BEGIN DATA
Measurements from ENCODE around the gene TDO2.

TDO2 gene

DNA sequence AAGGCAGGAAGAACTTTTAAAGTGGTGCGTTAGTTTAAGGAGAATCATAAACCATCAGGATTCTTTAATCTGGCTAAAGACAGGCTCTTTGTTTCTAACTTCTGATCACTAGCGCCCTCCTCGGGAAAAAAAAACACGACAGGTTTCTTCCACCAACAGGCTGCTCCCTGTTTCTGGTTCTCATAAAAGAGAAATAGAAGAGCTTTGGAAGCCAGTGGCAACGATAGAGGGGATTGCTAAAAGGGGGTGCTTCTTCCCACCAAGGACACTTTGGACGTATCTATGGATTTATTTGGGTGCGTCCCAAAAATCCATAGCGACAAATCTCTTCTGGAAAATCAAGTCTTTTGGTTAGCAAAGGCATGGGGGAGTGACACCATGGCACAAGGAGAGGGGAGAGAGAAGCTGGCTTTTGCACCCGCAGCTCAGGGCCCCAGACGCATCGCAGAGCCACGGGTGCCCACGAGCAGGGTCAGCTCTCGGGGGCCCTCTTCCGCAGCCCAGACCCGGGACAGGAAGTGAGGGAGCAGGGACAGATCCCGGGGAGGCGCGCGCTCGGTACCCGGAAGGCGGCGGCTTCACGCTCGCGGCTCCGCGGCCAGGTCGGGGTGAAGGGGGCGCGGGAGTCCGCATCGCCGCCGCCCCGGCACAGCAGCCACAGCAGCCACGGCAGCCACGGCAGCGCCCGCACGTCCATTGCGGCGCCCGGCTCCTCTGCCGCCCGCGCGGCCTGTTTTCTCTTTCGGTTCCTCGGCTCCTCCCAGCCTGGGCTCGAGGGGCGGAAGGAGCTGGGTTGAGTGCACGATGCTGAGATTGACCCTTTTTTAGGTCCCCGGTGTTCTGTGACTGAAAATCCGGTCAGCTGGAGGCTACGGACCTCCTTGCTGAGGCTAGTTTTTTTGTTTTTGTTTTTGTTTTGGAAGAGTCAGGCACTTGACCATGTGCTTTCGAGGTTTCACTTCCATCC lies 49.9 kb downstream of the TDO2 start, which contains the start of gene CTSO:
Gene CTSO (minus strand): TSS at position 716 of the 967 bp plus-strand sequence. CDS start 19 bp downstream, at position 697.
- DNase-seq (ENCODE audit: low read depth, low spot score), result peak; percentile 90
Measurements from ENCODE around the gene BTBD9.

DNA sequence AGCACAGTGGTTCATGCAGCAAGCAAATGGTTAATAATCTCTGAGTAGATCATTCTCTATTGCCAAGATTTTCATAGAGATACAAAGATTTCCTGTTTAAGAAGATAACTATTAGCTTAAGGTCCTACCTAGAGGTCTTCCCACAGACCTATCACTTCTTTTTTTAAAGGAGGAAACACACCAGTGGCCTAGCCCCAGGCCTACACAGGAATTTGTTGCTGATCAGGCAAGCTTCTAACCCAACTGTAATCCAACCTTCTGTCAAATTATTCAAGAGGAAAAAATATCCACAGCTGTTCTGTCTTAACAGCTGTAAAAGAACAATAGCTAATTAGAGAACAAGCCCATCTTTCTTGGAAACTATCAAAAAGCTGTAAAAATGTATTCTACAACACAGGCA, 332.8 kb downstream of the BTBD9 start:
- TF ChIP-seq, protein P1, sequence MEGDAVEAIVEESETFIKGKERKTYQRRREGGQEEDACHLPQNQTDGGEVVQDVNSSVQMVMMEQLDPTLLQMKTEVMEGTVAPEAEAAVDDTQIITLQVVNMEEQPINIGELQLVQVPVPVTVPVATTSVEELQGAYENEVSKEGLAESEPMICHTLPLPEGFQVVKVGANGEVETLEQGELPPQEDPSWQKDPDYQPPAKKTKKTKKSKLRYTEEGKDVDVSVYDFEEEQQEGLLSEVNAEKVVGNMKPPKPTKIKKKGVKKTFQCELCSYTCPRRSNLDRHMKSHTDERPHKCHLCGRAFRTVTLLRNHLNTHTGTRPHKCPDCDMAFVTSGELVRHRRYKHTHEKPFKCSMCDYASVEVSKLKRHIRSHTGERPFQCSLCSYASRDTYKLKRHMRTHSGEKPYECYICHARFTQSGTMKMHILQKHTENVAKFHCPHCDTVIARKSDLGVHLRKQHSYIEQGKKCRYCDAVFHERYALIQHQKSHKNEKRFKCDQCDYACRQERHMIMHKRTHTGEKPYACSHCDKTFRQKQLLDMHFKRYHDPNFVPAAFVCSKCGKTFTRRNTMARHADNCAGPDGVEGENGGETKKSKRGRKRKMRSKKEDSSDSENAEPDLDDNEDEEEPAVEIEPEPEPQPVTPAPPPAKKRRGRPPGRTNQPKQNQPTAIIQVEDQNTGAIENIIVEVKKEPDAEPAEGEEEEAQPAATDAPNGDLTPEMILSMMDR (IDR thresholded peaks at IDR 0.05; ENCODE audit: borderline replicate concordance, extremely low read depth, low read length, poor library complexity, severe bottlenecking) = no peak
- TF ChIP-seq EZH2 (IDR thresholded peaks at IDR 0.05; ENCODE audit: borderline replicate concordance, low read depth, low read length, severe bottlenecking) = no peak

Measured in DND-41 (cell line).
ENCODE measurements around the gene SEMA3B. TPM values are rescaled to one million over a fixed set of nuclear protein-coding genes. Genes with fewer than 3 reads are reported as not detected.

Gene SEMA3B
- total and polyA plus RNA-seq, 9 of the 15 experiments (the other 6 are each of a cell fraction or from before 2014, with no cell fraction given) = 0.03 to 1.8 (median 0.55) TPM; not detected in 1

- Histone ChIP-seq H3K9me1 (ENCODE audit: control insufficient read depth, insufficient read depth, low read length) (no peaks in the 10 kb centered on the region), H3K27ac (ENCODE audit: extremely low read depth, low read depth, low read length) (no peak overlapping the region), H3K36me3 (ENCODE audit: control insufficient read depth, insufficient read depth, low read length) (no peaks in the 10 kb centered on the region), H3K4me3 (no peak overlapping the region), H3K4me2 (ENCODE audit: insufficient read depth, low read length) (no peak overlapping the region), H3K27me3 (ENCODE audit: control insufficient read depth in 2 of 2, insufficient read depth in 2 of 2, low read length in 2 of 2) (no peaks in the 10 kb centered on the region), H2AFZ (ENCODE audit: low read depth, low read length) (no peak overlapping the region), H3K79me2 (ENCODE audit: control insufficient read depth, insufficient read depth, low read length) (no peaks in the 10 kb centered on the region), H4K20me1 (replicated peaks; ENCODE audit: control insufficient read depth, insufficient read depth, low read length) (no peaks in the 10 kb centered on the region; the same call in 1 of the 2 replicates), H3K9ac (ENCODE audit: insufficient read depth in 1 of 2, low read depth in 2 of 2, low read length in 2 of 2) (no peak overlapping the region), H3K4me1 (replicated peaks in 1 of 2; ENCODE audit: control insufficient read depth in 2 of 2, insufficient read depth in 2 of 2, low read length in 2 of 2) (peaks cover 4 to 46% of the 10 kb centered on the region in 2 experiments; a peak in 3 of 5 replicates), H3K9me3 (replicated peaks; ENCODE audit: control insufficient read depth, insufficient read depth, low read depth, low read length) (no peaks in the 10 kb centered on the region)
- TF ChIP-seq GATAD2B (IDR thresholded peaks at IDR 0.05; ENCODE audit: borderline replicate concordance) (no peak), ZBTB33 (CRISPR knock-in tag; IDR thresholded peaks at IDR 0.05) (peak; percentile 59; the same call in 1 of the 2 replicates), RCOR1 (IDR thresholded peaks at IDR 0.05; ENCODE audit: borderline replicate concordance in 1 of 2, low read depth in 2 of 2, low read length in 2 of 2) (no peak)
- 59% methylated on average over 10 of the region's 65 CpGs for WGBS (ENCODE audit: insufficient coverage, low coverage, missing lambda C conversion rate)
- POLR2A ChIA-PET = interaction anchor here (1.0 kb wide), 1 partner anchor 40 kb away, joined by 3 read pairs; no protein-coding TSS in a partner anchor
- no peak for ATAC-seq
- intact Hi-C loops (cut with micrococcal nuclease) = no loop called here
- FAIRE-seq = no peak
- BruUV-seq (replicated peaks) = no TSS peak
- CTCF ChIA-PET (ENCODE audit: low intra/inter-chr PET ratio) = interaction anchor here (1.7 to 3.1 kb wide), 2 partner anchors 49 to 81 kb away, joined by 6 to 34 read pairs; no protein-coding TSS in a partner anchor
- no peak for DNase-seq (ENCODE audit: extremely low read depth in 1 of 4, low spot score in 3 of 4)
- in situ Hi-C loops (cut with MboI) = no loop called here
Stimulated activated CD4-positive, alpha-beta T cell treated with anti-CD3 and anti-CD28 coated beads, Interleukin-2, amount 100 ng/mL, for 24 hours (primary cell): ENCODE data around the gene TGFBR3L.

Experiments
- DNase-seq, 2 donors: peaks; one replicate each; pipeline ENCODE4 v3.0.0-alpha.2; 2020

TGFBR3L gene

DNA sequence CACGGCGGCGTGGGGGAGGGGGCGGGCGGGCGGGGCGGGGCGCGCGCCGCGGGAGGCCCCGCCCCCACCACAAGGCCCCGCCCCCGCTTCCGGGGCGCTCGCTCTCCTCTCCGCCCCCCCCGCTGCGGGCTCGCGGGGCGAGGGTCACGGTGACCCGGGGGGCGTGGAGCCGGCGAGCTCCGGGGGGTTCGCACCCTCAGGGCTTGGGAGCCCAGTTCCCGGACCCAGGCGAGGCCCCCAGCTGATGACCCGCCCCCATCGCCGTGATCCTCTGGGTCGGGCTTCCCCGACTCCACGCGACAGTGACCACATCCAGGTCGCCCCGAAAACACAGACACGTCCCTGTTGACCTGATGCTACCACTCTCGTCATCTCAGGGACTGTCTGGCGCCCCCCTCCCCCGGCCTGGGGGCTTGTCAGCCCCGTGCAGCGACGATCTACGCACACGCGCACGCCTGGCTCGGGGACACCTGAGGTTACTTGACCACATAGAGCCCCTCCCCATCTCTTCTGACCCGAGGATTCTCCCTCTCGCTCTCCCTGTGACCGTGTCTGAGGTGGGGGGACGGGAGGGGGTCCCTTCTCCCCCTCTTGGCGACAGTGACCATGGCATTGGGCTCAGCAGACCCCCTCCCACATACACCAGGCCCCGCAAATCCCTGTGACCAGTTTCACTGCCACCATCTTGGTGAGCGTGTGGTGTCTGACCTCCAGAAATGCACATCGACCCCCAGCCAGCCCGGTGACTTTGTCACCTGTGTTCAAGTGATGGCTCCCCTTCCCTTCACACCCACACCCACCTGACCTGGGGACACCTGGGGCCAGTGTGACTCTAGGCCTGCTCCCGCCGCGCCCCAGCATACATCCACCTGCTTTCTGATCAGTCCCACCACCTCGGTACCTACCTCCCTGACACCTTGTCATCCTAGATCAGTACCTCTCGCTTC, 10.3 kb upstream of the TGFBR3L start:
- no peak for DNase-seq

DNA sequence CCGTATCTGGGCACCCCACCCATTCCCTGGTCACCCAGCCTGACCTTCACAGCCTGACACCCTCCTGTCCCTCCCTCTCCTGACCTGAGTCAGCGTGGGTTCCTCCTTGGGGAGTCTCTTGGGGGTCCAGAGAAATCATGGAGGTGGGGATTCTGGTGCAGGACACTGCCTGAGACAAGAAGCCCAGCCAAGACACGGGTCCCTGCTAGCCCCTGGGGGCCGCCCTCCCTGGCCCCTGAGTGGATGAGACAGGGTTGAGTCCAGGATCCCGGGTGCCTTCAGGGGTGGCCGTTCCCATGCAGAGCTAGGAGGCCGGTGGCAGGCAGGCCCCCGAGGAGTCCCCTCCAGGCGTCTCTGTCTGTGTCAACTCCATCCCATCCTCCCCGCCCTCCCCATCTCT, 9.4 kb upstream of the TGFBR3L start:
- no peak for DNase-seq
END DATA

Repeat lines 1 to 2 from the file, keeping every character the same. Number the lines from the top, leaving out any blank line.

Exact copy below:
Measurements from ENCODE around the gene TDO2.

TDO2 gene